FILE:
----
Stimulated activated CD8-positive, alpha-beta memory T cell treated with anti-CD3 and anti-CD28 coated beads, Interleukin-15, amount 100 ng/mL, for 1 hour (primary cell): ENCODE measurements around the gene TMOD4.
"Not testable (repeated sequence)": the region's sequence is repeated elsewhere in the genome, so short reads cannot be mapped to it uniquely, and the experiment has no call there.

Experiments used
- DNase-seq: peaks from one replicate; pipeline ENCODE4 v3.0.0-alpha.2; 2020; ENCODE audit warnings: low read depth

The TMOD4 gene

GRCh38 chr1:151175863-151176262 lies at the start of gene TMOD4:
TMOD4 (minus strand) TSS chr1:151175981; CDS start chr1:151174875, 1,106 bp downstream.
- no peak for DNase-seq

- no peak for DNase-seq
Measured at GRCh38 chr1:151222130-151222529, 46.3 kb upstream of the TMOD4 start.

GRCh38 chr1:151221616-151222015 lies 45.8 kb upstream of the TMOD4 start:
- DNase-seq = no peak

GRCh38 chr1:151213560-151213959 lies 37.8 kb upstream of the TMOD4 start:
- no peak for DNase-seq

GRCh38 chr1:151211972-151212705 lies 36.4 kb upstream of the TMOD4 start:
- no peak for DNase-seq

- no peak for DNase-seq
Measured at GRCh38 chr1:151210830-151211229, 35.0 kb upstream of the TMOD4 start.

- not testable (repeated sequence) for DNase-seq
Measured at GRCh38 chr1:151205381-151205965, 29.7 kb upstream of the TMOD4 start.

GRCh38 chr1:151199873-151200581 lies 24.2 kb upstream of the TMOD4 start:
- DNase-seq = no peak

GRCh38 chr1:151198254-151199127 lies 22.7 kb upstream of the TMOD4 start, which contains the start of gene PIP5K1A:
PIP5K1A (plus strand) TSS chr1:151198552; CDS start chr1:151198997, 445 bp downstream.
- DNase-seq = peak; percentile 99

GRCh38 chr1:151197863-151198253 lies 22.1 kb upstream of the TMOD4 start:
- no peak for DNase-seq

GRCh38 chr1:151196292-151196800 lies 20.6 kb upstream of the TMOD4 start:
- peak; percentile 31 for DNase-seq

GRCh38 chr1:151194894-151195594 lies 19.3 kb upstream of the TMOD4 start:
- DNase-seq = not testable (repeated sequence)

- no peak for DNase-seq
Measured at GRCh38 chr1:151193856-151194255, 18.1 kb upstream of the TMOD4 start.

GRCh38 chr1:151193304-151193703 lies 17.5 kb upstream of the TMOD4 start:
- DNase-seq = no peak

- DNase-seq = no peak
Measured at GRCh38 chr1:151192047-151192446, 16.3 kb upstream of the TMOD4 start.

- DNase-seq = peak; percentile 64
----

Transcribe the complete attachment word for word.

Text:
Stimulated activated CD8-positive, alpha-beta memory T cell treated with anti-CD3 and anti-CD28 coated beads, Interleukin-15, amount 100 ng/mL, for 1 hour (primary cell): ENCODE measurements around the gene TMOD4.
"Not testable (repeated sequence)": the region's sequence is repeated elsewhere in the genome, so short reads cannot be mapped to it uniquely, and the experiment has no call there.

Experiments used
- DNase-seq: peaks from one replicate; pipeline ENCODE4 v3.0.0-alpha.2; 2020; ENCODE audit warnings: low read depth

The TMOD4 gene

GRCh38 chr1:151175863-151176262 lies at the start of gene TMOD4:
TMOD4 (minus strand) TSS chr1:151175981; CDS start chr1:151174875, 1,106 bp downstream.
- no peak for DNase-seq

- no peak for DNase-seq
Measured at GRCh38 chr1:151222130-151222529, 46.3 kb upstream of the TMOD4 start.

GRCh38 chr1:151221616-151222015 lies 45.8 kb upstream of the TMOD4 start:
- DNase-seq = no peak

GRCh38 chr1:151213560-151213959 lies 37.8 kb upstream of the TMOD4 start:
- no peak for DNase-seq

GRCh38 chr1:151211972-151212705 lies 36.4 kb upstream of the TMOD4 start:
- no peak for DNase-seq

- no peak for DNase-seq
Measured at GRCh38 chr1:151210830-151211229, 35.0 kb upstream of the TMOD4 start.

- not testable (repeated sequence) for DNase-seq
Measured at GRCh38 chr1:151205381-151205965, 29.7 kb upstream of the TMOD4 start.

GRCh38 chr1:151199873-151200581 lies 24.2 kb upstream of the TMOD4 start:
- DNase-seq = no peak

GRCh38 chr1:151198254-151199127 lies 22.7 kb upstream of the TMOD4 start, which contains the start of gene PIP5K1A:
PIP5K1A (plus strand) TSS chr1:151198552; CDS start chr1:151198997, 445 bp downstream.
- DNase-seq = peak; percentile 99

GRCh38 chr1:151197863-151198253 lies 22.1 kb upstream of the TMOD4 start:
- no peak for DNase-seq

GRCh38 chr1:151196292-151196800 lies 20.6 kb upstream of the TMOD4 start:
- peak; percentile 31 for DNase-seq

GRCh38 chr1:151194894-151195594 lies 19.3 kb upstream of the TMOD4 start:
- DNase-seq = not testable (repeated sequence)

- no peak for DNase-seq
Measured at GRCh38 chr1:151193856-151194255, 18.1 kb upstream of the TMOD4 start.

GRCh38 chr1:151193304-151193703 lies 17.5 kb upstream of the TMOD4 start:
- DNase-seq = no peak

- DNase-seq = no peak
Measured at GRCh38 chr1:151192047-151192446, 16.3 kb upstream of the TMOD4 start.

- DNase-seq = peak; percentile 64